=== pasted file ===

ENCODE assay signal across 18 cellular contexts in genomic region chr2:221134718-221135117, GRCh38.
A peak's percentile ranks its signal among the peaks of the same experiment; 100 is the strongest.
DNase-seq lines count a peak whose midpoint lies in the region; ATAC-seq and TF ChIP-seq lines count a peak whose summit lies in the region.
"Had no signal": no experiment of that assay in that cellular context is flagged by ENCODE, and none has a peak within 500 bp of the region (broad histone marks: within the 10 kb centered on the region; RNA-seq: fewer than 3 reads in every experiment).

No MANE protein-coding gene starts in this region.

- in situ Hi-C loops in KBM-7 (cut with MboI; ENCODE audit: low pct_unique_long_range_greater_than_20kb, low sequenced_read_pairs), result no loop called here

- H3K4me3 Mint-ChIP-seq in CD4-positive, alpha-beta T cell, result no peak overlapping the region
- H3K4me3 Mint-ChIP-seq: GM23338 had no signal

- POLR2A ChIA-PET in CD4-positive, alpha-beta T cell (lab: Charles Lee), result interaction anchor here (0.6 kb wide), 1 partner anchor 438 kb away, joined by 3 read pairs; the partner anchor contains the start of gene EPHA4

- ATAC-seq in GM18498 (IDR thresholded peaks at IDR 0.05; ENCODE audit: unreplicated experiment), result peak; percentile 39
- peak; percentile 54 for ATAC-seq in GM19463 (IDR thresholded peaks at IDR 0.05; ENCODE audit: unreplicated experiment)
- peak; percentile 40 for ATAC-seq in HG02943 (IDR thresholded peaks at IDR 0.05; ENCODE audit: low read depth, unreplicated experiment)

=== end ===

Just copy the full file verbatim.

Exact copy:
ENCODE assay signal across 18 cellular contexts in genomic region chr2:221134718-221135117, GRCh38.
A peak's percentile ranks its signal among the peaks of the same experiment; 100 is the strongest.
DNase-seq lines count a peak whose midpoint lies in the region; ATAC-seq and TF ChIP-seq lines count a peak whose summit lies in the region.
"Had no signal": no experiment of that assay in that cellular context is flagged by ENCODE, and none has a peak within 500 bp of the region (broad histone marks: within the 10 kb centered on the region; RNA-seq: fewer than 3 reads in every experiment).

No MANE protein-coding gene starts in this region.

- in situ Hi-C loops in KBM-7 (cut with MboI; ENCODE audit: low pct_unique_long_range_greater_than_20kb, low sequenced_read_pairs), result no loop called here

- H3K4me3 Mint-ChIP-seq in CD4-positive, alpha-beta T cell, result no peak overlapping the region
- H3K4me3 Mint-ChIP-seq: GM23338 had no signal

- POLR2A ChIA-PET in CD4-positive, alpha-beta T cell (lab: Charles Lee), result interaction anchor here (0.6 kb wide), 1 partner anchor 438 kb away, joined by 3 read pairs; the partner anchor contains the start of gene EPHA4

- ATAC-seq in GM18498 (IDR thresholded peaks at IDR 0.05; ENCODE audit: unreplicated experiment), result peak; percentile 39
- peak; percentile 54 for ATAC-seq in GM19463 (IDR thresholded peaks at IDR 0.05; ENCODE audit: unreplicated experiment)
- peak; percentile 40 for ATAC-seq in HG02943 (IDR thresholded peaks at IDR 0.05; ENCODE audit: low read depth, unreplicated experiment)